When my kids were younger, watching the annual eruption of Pilot Butte on July 4 was the culminating event in a day long binge of eating, sun exposure and pyromania. After dark, we’d pile in the car and drive around until we found a spot with a decent view, then wait in anticipation of the fireworks display. We’d wonder whether this would be the year Pilot Butte went up in flames.
I can’t remember what year it was, but our most memorable fireworks outing was spent on the top floor of Bend’s then-new parking garage. The view was as spectacular as advertised, notwithstanding the haze of marijuana smoke. And everyone seemed to have fun until somebody in the crowd unleashed an aggressive assortment of illegal fireworks. It probably seemed like a good idea at the time.
Over the years, The Bulletin’s fireworks show surely has found a place in the rituals and memories of thousands of families like mine. Here’s hoping Wednesday’s display will make some good memories as well.
In the meantime, it’s worth considering that none of it would be possible without the generosity of sponsors and the cooperation of a surprisingly large number of public agencies. A lot has to happen behind the scenes before the first explosive is launched.
The list of public agencies involved in this year’s show includes the following: the Bend Police Department; the Deschutes County Sheriff’s Office, the Oregon Department of Forestry, the Oregon State Parks and Recreation Department and the United States Forest Service.
A number of local businesses donate their resources as well, including Taylor NW, which will wet the top of Pilot Butte to ensure that this isn’t the year the thing goes up in flames. The company also will provide a water tender, which will remain on the site during the show.
The list of public agencies above doesn’t include the Bend Fire Department, whose role really deserves its own column. The department synchronizes the efforts of the other agencies, issues the necessary permits and even provides food on the evening of the show.
In anticipation of spot fires, meanwhile, the department “pre-plumbs” Pilot Butte by laying out thousands of feet of hose that can be connected to a water source as needed, according to Larry Medina, the department’s deputy chief of fire prevention. The risk of a butte bonfire is further reduced by an application of foam at the summit and, before that, the dedication of an inmate crew provided by the sheriff’s office to fuel reduction.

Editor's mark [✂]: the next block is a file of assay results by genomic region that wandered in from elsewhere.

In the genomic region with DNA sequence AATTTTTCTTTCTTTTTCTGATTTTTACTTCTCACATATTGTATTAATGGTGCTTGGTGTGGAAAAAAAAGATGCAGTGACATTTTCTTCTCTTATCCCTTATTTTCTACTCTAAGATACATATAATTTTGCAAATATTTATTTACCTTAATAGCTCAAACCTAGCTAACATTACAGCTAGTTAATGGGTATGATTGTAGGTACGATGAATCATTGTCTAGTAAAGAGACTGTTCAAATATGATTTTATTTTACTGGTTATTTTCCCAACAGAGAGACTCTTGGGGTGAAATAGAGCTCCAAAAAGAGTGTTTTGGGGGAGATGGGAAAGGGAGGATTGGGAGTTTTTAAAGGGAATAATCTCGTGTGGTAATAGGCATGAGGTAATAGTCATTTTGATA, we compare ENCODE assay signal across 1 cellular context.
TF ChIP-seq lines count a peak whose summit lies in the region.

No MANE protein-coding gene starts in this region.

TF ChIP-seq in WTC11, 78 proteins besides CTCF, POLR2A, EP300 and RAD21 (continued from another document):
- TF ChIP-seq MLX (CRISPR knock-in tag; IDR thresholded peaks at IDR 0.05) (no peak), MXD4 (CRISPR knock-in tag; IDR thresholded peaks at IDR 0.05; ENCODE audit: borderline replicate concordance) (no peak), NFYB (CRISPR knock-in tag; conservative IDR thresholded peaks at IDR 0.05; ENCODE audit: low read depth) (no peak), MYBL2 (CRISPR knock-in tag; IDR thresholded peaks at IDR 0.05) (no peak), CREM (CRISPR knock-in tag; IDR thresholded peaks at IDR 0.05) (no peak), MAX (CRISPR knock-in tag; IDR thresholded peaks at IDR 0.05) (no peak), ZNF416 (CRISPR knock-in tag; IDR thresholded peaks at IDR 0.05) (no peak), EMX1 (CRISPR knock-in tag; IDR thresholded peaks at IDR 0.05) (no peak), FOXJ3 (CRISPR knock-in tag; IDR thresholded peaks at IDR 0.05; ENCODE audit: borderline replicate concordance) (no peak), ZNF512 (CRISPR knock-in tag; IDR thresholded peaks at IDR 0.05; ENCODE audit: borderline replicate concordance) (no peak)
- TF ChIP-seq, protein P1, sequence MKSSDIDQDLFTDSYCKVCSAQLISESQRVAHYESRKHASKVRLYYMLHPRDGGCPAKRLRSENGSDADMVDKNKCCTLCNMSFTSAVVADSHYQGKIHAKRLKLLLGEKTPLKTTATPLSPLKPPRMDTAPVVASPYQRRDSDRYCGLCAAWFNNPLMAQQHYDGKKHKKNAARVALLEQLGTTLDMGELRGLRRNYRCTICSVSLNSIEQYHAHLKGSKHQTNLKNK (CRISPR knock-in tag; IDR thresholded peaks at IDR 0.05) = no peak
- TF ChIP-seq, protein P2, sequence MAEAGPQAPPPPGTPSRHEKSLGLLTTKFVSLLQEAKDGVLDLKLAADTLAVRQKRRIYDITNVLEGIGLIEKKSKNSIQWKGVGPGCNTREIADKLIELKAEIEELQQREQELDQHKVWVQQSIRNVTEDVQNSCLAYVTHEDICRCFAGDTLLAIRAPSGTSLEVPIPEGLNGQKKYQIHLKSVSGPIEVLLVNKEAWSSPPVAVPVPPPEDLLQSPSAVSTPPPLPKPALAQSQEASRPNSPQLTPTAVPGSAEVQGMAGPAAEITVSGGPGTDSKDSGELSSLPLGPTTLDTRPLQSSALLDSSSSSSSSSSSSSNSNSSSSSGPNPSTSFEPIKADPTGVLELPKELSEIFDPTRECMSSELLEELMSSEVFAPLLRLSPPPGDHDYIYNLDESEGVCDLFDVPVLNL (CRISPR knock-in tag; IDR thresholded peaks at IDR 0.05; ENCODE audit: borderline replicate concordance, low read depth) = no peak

Basically, says Medina, they do a lot of mowing.
The enormous amount of work the Bend Fire Department puts into the event does have some benefits beyond the obvious. It provides an opportunity for a firefighter to serve as an incident commander, thereby gathering experience for future promotion. And at least while fireworks are being launched from Pilot Butte, says Medina, they’re less likely to be lit in people’s backyards.
Of course, he says, things tend to pick right back up the moment the show’s over.
Somebody, finally, has to pay for the fireworks themselves, which cost tens of thousands of dollars every year. While The Bulletin contracts with the fireworks company and works to organize the show, the bills are paid by sponsors. Raising the money for the show tends to involve a lot of nail-biting, as you might imagine, and this year was no exception. But businesses came through.
Fans of fireworks should be particularly grateful to the Bend New Car Dealers Association, the presenting sponsor of this year’s show. The association’s members include Subaru of Bend, Bend Honda, Chevrolet of Bend, Kendall Toyota, Robberson Ford/Lincoln/Mazda, Smolich Dodge/Jeep/Nissan/Volvo, Team Kia and Team Hyundai. This group is paying for the bulk of Wednesday’s show.
Other sponsors include Bend Patrol Services, Big Country RV, Central Oregon Association of Realtors, First Interstate Bank, Kirby Nagelhout Construction Co. and Sylvan Learning.
As displays of patriotism go, launching explosives from a giant lump of cinders is certainly a lot of fun. But in the ways that really matter, it’s far less impressive than the communitywide effort required to make it happen.
—Erik Lukens is editor of The Bulletin.